A Far-Fetched Proposal, But Why Not?

Tired of long flights?  Tired of being cramped on a 737 for three, four, or five hours or beyond?  Fed up with long treks to the last gate at the end of the concourse–Gate C-9—only to learn that the “Departures/Arrivals” monitor says your flight has been delayed and will now depart from Gate R-8,576 where anyone who is not in a bad mood is nearly impossible to find?  All you have to do is walk the half mile to the Express Tram, and be patient as it stops at Gates D,E,F,G,H,I,J,K,L,M,N,O,P, and Q, until it finally lets you off at R where you get to walk to the end of the terminal and discover that not only is there no available seating, but electrical outlets were few and far between.  You’ve been screaming at the airline all day, and now your phone has only 4% battery life remaining. Of course, you’re tired of that.  Who wouldn’t be?

It’s time for drastic measures, and I have an idea, a proposal: I say we break this country down to just two airports to reduce flying time, and put an end to airport mayhem. Let’s split the entire U.S. population in two. One half will live in Denver, the other half in Colorado Springs. Yes, I realize there’s lots to figure out regarding airport expansion, extending sewage lines, relocating skyscrapers, 31 NFL teams, and Dollywood, but all of those issues can be ironed out. After all, this is the country that created Bacon Flavored Toothpaste, Waxed Bacon Flavored Dental Floss, and Flavored Lickable Wallpaper. That alone should be proof enough that we have the ingenuity, and the know-how to conquer the impossible.  Flying these days is a mess—migraines are a dime a dozen, anxiety is on the rise, and tempers are flaring like dry brush fires. It’s time to make things happen!

But why Colorado?  Because a quick flight on SkyWest Airlines opened my eyes to just how efficient flying can really be. The Colorado Springs and Denver airports are here to save the day!  I’m referring specifically to the flights that go between the two cities.

Yesterday, at Colorado Springs, I boarded a SkyWest jet bound for Denver. SkyWest, by the way, operates for United, which means United has its act together, because SkyWest simply knows how to get it done. To prove my point, here are the exact words from the SkyWest captain: “Our flying time today will be fourteen to fifteen minutes.”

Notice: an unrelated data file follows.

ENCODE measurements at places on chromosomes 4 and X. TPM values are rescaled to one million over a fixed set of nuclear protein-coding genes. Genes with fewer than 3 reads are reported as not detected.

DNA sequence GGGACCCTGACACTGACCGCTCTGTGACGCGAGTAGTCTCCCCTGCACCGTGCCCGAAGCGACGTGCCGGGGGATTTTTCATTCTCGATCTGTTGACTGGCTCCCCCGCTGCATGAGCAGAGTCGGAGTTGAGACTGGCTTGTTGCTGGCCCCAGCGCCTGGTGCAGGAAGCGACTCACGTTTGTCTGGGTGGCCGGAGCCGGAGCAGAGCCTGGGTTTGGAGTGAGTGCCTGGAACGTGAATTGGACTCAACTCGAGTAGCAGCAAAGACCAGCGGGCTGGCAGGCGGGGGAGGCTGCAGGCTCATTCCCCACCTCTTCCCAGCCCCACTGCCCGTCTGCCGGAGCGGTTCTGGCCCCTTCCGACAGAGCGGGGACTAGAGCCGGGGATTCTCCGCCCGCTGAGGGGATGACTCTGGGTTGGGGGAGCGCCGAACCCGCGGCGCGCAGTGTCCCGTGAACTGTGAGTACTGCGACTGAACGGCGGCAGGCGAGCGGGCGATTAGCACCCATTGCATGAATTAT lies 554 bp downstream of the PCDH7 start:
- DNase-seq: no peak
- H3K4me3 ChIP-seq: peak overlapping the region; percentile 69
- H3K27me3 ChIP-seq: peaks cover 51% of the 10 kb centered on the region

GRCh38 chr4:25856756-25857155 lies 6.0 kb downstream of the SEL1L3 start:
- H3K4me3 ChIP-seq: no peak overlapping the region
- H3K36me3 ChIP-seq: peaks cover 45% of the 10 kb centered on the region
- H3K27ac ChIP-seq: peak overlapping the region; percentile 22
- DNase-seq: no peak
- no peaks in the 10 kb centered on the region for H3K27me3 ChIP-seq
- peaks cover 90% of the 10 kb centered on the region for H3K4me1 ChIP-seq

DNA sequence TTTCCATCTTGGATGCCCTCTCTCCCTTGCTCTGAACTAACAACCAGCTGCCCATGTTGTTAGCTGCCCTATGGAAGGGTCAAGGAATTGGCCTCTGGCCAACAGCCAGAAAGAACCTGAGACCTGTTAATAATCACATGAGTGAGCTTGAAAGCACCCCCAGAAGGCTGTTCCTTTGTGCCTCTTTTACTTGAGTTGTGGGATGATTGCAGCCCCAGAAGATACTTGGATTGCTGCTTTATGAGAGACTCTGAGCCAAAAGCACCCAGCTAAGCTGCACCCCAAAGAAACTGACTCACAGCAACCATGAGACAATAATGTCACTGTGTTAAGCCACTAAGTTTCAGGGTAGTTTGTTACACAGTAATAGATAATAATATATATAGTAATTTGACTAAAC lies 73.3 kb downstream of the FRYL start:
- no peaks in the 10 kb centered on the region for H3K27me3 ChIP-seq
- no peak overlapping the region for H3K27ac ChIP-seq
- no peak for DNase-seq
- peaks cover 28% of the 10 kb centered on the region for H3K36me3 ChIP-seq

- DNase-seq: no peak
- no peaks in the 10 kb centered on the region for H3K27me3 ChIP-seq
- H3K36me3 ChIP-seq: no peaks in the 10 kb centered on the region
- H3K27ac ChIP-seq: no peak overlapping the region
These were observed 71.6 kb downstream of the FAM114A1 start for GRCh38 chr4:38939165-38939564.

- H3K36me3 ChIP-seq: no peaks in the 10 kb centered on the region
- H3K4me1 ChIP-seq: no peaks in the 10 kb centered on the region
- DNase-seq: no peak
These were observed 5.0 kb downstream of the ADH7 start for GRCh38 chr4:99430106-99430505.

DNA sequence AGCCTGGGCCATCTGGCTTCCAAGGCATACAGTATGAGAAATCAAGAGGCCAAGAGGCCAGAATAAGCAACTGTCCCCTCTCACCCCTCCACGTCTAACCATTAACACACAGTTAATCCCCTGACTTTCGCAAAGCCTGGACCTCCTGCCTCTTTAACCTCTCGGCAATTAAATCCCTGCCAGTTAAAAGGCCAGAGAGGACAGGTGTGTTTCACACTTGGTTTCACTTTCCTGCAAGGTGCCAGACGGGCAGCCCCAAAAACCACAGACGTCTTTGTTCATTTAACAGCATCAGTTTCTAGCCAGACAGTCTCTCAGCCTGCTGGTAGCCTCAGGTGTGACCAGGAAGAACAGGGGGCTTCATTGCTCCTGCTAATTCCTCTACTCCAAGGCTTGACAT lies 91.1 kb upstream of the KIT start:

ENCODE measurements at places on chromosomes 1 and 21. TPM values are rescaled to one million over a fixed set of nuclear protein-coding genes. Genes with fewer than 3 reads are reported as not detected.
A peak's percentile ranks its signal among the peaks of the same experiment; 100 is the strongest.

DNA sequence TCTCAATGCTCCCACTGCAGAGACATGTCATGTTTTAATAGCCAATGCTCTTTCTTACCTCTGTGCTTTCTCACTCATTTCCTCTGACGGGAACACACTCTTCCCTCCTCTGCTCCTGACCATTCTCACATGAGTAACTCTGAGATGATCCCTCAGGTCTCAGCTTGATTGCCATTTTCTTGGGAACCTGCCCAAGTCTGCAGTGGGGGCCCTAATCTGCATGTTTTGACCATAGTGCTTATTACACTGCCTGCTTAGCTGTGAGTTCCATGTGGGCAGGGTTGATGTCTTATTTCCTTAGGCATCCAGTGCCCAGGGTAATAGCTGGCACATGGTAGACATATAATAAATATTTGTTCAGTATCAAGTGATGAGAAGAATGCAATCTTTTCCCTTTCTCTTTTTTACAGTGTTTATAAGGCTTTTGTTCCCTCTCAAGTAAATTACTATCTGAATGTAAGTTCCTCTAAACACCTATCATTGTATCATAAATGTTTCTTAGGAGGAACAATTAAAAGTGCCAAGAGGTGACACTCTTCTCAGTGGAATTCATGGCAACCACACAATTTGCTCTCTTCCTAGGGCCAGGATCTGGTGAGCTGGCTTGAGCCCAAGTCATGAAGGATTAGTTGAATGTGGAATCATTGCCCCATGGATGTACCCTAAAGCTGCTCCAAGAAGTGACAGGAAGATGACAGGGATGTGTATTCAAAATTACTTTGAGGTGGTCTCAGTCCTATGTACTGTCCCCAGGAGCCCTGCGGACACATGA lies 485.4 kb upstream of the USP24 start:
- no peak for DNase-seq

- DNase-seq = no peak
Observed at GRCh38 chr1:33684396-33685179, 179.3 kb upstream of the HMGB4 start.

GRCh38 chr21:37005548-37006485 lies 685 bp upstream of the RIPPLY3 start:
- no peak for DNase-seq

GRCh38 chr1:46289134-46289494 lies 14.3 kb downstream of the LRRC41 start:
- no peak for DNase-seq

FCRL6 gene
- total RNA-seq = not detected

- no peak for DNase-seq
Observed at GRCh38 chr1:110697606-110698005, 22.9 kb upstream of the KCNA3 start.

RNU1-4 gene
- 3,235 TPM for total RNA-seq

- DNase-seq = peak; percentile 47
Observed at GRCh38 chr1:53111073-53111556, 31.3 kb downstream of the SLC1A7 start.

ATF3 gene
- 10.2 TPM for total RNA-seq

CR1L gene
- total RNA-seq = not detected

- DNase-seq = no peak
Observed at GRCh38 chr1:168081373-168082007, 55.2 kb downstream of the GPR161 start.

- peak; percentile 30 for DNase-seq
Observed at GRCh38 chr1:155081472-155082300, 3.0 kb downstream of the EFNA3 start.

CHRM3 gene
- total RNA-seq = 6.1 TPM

Fourteen to fifteen minutes?? I can barely eat my first plate of Thanksgiving dinner in that amount of time. Hell, I can’t even tie a necktie in under fifteen minutes without looking like I did it during a sneezing attack.

So, I was thinking, once this plane leveled off at peak altitude, our flight attendant was going to have about 25 seconds to serve our complimentary drinks. And you know what? I wasn’t too far off…

The official in-flight transcript pretty much went like this…

“Hello, this is Evan, your SkyWest flight attendant. Please put on your seat belts. If there’s a sudden loss of cabin pressure, make sure you—whoops!! Gotta go! We’re cleared for takeoff now! Good, we’ve leveled off! Want a beverage?  It’s Sprite or nothing! Ok, now chug it like your life depends on it! Here, throw it in the trash and stow your tables! Ok, we’ve begun or descent and been cleared for landing! We’ve arrived!  Welcome to Denver! Unbuckle! Get off! Buh-bye! Yeah, baby!!! 13:56!!”

There aren’t many airports that do it like Colorado Springs and Denver do it. You’ve got spectacular mountain views and beautiful snowfall (by the way, have you ever noticed how weather delays are all relative to flight durations.  So, a typical real pain-in-the-rear delay for SkyWest is about 3-4 minutes). Also, the short flight is perfect for people who are on diets as there’s no time to eat. Bring one fat-free, low-calorie cookie, as it’s about all you’ll have time for. Don’t bring a book. Bring a short poem. Want to watch a movie? Ha! Good luck with that! You’ll be much better off watching film trailers on YouTube. Of course, by the time you figure out your phone’s WiFi settings, you’ll be feeling that all-too-common floor vibration of the plane’s landing gear being lowered.

Fast, swift, get-er-done flying. Fifteen minutes tops and you’re where you need to be! Hundreds upon hundreds of departures per hour is how I see the future. All that needs to be done is pave about fifty additional runways to accommodate and life will be golden! If we can make bacon flavored toothpaste, then we can do this!!

Sounds far-fetched? Well, it is far-fetched. But nothing ever got accomplished without dreaming big. Now, if you’ll excuse me, I gotta go. I’m on the return flight back to Colorado Springs, and I have about 4.7 seconds to chug this can of Sprite!